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  • Published: 4 June 2015
  • ISBN: 9780241215456
  • Imprint: Penguin eBooks
  • Format: EBook

London Journal 1762-1763



Edinburgh-born James Boswell, at twenty-two, kept a daily diary of his eventful second stay in London from 1762 to 1763. This journal, not discovered for more than 150 years, is a deft, frank and artful record of adventures ranging from his vividly recounted love affair with a Covent Garden actress to his first amusingly bruising meeting with Samuel Johnson, to whom Boswell would later become both friend and biographer. The London Journal1762-63 is a witty, incisive and compellingly candid testament to Boswell's prolific talents.

  • Published: 4 June 2015
  • ISBN: 9780241215456
  • Imprint: Penguin eBooks
  • Format: EBook

About the author

James Boswell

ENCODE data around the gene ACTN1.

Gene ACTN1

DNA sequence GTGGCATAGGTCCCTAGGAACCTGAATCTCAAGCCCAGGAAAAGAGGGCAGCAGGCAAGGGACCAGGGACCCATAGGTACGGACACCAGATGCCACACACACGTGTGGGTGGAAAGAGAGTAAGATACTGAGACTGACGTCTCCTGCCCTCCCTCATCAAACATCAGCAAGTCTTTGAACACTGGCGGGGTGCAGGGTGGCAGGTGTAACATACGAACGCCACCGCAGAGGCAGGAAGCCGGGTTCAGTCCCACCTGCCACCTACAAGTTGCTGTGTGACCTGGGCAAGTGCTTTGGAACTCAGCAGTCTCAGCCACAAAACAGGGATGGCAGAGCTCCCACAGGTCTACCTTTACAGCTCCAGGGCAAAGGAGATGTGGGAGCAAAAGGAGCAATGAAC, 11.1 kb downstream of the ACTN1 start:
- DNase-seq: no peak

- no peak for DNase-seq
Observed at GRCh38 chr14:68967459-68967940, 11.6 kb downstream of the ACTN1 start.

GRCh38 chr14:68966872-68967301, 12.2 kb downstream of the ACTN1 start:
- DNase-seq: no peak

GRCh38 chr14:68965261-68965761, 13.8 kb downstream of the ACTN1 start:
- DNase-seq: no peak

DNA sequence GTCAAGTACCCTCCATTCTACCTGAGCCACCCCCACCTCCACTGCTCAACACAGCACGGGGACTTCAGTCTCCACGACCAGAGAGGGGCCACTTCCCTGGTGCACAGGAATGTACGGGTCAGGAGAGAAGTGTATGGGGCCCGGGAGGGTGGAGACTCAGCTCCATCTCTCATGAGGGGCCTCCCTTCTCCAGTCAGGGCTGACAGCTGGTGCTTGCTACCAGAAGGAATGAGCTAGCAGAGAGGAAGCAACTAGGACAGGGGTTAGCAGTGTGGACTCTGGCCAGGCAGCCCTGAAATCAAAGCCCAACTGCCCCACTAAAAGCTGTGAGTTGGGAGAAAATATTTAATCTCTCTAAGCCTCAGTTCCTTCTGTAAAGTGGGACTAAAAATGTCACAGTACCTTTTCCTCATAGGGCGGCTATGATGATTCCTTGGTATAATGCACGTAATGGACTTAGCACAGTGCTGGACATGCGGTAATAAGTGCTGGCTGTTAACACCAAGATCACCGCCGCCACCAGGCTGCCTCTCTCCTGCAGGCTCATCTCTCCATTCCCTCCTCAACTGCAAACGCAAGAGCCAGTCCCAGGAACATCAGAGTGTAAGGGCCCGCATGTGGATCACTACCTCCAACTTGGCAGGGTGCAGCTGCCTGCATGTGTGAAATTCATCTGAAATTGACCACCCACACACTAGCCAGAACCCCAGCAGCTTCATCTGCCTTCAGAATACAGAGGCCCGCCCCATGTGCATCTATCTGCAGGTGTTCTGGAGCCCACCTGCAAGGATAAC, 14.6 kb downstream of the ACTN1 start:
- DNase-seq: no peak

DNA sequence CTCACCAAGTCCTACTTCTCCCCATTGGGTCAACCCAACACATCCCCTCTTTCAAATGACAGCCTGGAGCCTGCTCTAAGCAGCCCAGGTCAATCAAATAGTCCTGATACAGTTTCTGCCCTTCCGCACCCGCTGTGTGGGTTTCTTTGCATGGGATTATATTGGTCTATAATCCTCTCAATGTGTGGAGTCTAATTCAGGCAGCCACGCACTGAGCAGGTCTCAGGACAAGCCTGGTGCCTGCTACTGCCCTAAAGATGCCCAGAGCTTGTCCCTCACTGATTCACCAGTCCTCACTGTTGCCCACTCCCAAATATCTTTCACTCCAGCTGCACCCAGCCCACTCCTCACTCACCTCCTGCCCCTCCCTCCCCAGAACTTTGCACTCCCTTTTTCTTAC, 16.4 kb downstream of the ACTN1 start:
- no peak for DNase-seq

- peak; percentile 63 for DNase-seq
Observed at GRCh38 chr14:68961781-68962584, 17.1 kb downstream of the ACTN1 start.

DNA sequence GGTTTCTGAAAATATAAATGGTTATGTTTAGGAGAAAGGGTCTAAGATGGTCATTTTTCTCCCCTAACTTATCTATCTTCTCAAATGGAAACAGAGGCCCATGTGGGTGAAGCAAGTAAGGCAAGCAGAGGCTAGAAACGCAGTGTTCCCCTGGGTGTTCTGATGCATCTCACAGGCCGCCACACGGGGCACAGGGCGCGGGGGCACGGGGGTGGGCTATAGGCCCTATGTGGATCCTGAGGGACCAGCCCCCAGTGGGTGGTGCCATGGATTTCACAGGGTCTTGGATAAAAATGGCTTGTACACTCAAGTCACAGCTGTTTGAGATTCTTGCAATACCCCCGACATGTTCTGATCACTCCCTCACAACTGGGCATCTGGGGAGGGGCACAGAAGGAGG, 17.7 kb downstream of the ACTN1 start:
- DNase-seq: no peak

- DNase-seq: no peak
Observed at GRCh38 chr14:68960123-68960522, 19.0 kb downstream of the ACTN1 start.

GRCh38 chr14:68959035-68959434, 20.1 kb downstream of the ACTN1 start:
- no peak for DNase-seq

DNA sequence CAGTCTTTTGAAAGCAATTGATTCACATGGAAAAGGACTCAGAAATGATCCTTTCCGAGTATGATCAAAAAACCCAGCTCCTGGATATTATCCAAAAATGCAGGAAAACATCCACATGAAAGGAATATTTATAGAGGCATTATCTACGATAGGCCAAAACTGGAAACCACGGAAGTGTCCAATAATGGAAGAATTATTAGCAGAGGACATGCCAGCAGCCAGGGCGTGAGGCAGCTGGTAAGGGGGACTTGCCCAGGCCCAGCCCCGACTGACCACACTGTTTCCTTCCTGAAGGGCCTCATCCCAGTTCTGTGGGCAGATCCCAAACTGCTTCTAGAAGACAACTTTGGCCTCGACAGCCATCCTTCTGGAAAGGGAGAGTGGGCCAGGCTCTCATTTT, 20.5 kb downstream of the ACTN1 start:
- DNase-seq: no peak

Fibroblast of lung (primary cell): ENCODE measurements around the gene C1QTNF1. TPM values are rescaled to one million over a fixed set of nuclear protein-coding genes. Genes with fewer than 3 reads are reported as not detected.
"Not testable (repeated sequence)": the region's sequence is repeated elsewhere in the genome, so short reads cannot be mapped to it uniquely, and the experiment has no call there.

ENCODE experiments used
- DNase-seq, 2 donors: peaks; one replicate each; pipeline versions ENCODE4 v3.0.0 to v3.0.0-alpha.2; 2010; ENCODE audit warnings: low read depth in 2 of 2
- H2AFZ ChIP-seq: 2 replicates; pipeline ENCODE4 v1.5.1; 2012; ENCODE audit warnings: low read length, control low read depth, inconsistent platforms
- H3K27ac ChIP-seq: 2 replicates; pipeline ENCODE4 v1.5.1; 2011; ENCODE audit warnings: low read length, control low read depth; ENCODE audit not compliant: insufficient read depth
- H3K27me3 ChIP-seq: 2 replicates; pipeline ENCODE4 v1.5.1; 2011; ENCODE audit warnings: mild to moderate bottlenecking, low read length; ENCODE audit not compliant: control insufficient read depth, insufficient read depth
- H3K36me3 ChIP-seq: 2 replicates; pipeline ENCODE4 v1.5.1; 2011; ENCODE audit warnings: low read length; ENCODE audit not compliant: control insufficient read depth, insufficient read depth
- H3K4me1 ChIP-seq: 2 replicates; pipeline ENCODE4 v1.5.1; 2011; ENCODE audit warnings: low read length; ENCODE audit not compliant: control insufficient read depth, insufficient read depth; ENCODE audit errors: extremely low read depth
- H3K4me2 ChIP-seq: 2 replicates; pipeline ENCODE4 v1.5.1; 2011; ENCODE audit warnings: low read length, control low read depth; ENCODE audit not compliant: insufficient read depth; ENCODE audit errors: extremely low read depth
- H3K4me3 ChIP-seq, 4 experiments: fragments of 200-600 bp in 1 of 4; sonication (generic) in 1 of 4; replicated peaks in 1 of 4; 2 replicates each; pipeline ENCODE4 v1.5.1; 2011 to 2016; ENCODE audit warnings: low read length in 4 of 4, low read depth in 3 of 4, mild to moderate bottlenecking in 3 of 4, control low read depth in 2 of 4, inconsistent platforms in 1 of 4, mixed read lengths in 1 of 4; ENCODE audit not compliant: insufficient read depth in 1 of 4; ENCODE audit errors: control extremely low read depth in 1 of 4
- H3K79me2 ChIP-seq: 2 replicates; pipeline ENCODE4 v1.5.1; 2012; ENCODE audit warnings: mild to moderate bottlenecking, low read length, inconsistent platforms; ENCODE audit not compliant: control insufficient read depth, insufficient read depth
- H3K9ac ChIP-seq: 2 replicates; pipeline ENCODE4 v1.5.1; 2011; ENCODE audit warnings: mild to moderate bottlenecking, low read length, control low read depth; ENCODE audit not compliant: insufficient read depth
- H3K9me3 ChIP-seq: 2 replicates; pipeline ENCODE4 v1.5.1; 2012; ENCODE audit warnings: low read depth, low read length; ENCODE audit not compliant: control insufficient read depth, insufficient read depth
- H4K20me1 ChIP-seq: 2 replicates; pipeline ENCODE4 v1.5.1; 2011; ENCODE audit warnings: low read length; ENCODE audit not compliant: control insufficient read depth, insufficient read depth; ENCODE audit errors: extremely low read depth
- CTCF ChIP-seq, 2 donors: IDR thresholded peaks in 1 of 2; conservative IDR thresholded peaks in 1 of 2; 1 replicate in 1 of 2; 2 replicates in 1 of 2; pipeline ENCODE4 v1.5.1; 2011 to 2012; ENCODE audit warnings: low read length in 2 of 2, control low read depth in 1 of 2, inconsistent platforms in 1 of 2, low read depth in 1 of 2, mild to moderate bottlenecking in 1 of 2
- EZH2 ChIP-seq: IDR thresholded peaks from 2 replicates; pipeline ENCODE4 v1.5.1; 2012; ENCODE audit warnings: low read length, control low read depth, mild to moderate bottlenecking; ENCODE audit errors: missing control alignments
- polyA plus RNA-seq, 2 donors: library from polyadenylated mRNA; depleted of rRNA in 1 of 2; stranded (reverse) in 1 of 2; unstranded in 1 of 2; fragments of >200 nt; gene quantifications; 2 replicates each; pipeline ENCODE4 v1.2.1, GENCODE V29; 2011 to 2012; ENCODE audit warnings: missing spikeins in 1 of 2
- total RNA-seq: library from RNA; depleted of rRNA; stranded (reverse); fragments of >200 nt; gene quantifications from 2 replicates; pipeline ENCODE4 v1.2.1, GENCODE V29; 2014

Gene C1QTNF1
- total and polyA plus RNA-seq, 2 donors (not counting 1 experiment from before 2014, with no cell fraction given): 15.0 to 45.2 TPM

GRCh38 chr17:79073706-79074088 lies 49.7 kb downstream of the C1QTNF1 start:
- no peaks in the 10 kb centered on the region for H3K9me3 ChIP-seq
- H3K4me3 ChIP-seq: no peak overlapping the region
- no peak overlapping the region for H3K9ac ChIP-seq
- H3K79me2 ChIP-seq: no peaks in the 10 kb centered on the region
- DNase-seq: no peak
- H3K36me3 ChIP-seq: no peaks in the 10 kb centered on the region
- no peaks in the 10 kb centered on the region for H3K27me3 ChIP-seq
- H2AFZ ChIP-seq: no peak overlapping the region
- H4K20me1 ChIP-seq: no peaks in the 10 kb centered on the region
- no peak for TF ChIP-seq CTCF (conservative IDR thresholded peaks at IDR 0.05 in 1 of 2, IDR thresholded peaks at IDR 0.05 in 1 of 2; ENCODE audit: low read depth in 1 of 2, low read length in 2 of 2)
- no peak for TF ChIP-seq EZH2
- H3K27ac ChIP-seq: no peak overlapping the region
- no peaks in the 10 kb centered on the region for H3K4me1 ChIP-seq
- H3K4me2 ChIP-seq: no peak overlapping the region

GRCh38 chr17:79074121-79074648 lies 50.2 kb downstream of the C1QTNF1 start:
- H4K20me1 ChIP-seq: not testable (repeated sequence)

James Boswell (1740-1795) was a lawyer, diarist, and author born in Edinburgh. He is best known as the biographer of Samuel Johnson. Boswell is known for taking voracious notes on the grand tour of Europe that he took as a young nobleman and, subsequently, of his tour to Scotland with Johnson. He also recorded meetings and conversations with eminent individuals belonging to 'The Club', including David Garrick, Edmund Burke, Joshua Reynolds and Oliver Goldsmith.Samuel Johnson was born in Lichfield in 1709 and was educated at Lichfield Grammar School and, for a short time, at Pembroke College, Oxford. In 1735 he married Elizabeth Jervis Porter and in 1737 moved to London. There, he became a regular contributor to the Gentleman's Magazine, but struggled to earn a living from writing. His London: A Poemin Imitation of the Third Satire of Juvenal was published anonymously in 1738 and attracted some attention. From 1750 to 1752 he issued the Rambler, a periodical written almost entirely by himself, and consolidated his position as a notable moral essayist with some twenty-five essays in the Adventurer. When his Dictionary of the English Language was published in 1755, Johnson took on the proportions of a literary monarch in the London of his day. In need of money to visit his sick mother, he wrote Rasselas (1759) reportedly in the evenings of one week, finishing a couple of days after his mother's death. In 1763 Boswell became his faithful follower and it is mainly due to him that we owe our intimate knowledge of Johnson. Johnson's last major work was Lives of the Poets. He died in December 1784.

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